MANY of the worldâ€™s great innovators started out as hackersâ€”people who like to tinker with technologyâ€”and some of the largest technology companies started in garages. Thomas Edison built General Electric on the foundation of an improved way to transmit messages down telegraph wires, which he cooked up himself. Hewlett-Packard was founded in a garage in California (now a national landmark), as was Google, many years later. And, in addition to computer hardware and software, garage hackers and home-build enthusiasts are now merrily cooking up electric cars, drone aircraft and rockets. But what about biology? Might biohackingâ€”tinkering with the DNA of existing organisms to create new onesâ€”lead to innovations of a biological nature?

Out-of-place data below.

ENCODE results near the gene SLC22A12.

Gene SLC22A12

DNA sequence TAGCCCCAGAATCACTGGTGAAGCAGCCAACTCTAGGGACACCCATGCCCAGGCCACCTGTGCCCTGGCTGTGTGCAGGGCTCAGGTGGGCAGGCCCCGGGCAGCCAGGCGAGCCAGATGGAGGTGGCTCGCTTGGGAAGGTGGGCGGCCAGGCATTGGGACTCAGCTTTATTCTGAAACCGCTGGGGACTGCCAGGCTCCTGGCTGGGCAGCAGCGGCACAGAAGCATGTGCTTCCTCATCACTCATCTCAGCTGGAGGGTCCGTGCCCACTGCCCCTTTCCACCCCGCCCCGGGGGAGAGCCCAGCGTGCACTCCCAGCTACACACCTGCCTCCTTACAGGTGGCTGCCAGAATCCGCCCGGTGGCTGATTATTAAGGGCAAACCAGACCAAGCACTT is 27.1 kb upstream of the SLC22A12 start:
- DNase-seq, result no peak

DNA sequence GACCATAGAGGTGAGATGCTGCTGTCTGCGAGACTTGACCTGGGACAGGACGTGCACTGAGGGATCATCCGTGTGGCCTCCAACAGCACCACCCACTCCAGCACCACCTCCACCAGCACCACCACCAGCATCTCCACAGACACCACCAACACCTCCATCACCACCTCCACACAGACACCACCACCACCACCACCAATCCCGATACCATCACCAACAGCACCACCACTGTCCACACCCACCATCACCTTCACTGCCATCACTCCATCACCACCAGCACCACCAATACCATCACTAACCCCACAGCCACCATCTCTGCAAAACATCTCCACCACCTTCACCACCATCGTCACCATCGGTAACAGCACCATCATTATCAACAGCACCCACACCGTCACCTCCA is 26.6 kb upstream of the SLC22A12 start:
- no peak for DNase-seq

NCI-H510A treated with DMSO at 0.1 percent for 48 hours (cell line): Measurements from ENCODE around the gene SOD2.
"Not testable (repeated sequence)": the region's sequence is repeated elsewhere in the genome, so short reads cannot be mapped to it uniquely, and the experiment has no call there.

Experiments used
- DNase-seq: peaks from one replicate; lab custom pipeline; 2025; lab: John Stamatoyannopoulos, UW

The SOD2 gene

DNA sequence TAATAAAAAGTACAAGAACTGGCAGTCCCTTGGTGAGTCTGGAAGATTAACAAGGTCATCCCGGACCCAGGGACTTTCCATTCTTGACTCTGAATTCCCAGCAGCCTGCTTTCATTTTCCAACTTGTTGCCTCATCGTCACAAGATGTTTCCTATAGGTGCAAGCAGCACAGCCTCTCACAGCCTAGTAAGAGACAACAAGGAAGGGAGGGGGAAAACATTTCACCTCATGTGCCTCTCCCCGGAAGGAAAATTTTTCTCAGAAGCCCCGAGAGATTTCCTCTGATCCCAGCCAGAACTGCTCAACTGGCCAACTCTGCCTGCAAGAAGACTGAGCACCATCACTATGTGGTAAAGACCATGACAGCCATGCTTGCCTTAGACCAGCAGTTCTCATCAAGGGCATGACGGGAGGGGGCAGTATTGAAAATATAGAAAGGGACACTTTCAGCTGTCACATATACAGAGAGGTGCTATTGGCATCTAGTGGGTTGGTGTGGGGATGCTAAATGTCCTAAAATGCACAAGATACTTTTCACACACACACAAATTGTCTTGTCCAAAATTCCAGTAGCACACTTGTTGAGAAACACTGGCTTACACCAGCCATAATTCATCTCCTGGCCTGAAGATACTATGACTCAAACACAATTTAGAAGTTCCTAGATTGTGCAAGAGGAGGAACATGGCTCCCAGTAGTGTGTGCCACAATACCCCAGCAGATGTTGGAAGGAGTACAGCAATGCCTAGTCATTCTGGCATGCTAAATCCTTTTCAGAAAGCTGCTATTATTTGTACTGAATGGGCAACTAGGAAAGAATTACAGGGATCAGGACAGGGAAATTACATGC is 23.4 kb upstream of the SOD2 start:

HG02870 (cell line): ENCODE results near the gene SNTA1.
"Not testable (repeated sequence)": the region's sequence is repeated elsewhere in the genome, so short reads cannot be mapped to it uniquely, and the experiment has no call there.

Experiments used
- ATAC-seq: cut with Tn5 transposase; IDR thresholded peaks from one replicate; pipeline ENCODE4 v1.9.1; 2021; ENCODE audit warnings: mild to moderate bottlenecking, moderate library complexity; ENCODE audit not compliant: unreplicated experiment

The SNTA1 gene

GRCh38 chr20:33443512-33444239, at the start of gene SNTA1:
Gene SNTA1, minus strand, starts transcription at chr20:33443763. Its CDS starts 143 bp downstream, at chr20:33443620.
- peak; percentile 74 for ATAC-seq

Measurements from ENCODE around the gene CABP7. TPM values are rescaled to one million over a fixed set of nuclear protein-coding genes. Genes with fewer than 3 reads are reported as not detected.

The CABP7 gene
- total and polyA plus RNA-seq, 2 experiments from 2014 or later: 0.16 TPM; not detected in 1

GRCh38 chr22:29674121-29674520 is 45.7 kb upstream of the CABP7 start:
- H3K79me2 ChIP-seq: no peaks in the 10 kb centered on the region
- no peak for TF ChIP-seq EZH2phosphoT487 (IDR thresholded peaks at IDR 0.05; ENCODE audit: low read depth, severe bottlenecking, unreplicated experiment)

And as the price falls, amateurs are wasting little time getting started. Several groups are already hard at work finding ways to duplicate at home the techniques used by government laboratories and large corporations. One place for them to learn about biohacking is DIYbio, a group that holds meetings in America and Britain and has about 800 people signed up for its newsletter. DIYbio plans to perform experiments such as sending out its members in different cities to swab public objects. The DNA thus collected could be used to make a map showing the spread of micro-organisms.